NEW YORK -- The Wall Street financial-industry crisis could push back any recovery in U.S. auto sales beyond 2010, unless a number of ifs come to pass, several top auto industry analysts concluded today at a conference here.
For instance, auto sales could improve as soon as 2010, but not sooner:
If the credit crisis that drove Lehman Brothers into bankruptcy this week doesnt get much worse.
If auto loans for consumers continue to be widely available, despite reports of tighter approval standards and an increase in turndowns.
If auto lenders can borrow enough money to make retail loans and leases -- for those who still offer leases.
If automakers can continue to raise enough cash to keep from going bankrupt.
Considering the financial crisis that drove Lehman Brothers into bankruptcy Monday, Sept. 15, none of those ifs is a given. Those were some of the views at the auto Industry Hot Topics Conference, co-sponsored by J.D. Power and Associates and Standard & Poors.
Camera crews nearby
The conference met at the Manhattan headquarters of The McGraw-Hill Cos., the parent company of both sponsors. A couple of blocks away, a TV camera crew staked out Lehman Brothers headquarters, looking to shoot video of employees leaving with boxes of possessions.
The problem is nobody knows where all the risks are, said Robert Schnorbus, J.D. Power chief economist, in an interview during a conference break.
Schnorbus said in a presentation that light-vehicle sales this year should be about 14.2 million. That would be the lowest in 15 years. For 2009, he gave an essentially flat forecast of 14.3 million. The first substantial improvement would be an estimated 14.9 million in 2010.
Even achieving that anemic level of sales will be difficult, he said.
How bad is the business outlook for the auto industry? Its so bad that the first half of 2008 is going to look good by comparison, Schnorbus said.
Were at the point now where were wondering if we can get something like (the sales level) of the first half of 2008, in the second half of 2009. And thats whats becoming increasingly at risk, because of the latest round of business failures, he said. For now, Schnorbus said hes sticking to his forecast despite the Lehman Brothers filing.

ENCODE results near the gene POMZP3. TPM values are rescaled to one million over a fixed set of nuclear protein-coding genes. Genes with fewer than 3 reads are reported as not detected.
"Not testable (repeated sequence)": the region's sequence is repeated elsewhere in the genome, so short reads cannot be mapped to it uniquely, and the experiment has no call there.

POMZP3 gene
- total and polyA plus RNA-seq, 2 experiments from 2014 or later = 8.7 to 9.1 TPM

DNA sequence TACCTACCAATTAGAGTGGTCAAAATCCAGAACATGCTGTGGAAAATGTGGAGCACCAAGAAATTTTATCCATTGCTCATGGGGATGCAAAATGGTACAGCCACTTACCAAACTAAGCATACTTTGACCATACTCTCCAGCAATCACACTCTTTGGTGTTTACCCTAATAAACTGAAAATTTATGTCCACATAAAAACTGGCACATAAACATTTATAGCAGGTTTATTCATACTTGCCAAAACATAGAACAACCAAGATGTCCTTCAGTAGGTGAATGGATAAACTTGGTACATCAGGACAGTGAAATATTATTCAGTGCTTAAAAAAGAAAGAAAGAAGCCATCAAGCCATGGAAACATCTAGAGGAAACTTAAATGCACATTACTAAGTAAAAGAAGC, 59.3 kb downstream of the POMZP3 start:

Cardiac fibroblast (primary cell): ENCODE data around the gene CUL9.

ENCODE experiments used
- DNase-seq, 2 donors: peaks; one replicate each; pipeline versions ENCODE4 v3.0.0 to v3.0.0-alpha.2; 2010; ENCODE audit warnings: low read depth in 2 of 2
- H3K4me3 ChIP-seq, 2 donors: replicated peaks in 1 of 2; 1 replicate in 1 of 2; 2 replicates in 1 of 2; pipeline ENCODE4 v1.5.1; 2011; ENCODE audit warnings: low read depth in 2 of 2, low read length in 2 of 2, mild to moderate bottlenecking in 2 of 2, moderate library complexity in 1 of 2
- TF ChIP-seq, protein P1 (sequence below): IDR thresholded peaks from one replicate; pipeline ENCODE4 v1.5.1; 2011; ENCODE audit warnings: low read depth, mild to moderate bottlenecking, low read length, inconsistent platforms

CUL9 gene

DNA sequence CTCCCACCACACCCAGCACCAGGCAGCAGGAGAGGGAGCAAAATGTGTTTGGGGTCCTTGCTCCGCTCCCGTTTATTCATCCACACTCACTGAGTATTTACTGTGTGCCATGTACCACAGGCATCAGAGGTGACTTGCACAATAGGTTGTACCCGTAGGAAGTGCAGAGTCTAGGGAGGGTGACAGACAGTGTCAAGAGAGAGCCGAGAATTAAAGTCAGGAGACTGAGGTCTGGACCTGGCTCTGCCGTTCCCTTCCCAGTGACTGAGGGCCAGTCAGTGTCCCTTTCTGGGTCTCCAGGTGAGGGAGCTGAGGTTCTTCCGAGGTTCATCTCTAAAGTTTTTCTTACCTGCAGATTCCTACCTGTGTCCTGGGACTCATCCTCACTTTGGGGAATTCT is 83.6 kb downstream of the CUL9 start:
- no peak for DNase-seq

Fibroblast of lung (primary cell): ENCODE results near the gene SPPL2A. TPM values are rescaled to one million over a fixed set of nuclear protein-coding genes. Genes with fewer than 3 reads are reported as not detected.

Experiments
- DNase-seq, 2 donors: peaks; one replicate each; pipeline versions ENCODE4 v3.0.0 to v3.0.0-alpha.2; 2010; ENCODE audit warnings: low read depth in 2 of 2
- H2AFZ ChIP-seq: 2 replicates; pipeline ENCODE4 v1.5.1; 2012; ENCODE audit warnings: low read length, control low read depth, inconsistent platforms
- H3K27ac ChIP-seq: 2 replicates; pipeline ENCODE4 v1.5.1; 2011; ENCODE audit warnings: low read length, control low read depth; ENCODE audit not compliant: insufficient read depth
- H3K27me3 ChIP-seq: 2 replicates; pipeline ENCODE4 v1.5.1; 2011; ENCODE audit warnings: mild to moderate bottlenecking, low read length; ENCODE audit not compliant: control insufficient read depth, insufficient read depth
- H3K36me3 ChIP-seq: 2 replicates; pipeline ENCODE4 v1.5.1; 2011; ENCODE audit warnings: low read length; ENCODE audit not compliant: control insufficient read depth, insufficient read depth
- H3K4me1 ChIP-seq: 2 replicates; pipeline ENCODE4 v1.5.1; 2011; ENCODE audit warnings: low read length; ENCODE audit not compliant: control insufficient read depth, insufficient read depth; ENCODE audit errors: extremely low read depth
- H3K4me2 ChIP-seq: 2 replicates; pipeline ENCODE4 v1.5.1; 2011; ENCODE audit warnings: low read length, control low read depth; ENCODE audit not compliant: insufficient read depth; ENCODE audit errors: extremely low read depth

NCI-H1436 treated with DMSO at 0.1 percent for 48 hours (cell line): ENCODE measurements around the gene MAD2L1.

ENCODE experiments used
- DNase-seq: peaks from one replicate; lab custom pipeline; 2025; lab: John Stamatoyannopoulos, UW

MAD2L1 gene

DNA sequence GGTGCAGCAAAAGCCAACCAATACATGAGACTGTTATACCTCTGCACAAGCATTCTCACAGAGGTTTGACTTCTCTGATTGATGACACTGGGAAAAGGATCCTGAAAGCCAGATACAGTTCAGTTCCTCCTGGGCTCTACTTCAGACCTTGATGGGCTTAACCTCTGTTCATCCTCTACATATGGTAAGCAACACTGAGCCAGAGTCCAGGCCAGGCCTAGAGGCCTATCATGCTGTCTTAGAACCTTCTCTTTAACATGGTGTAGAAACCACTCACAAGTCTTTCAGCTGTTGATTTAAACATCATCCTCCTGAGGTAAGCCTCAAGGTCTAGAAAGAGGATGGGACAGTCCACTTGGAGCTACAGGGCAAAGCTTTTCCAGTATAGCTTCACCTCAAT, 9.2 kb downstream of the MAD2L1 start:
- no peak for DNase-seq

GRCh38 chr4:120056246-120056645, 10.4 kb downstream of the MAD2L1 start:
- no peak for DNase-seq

Standard & Poors has an even lower forecast of 14.0 million light vehicles for 2008 and 2009, said Gregg Lemos Stein, associate director.
Even bad numbers look good
Even at 14.0 (million), theres more downside risk than upside, especially if what were seeing this week continues for months, if not longer, he said. That would certainly be a downside risk to our forecast.
A fundamental trouble with the financial crisis is the widespread feeling that all of the bad mortgages that are at the root of the crisis havent surfaced, Schnorbus said.
It killed Bear Stearns, and we would have hoped that after Bear Stearns there would be no other next shoe to drop, he said. But what you find is maybe the problems were buried deeper than we thought.
JPMorgan Chase & Co. bought out Bear Stearns & Co. Inc. in March, in part because of the mortgage crisis. Behind those bad mortgages there was a leveraged buyer, and behind that leveraged buyer was another leveraged buyer, Schnorbus said.
Schnorbus quoted another conference speaker, Chief Economist David Wyss of Standard & Poors, who said, Rule number one of banking is: Dont lend money to people who need it.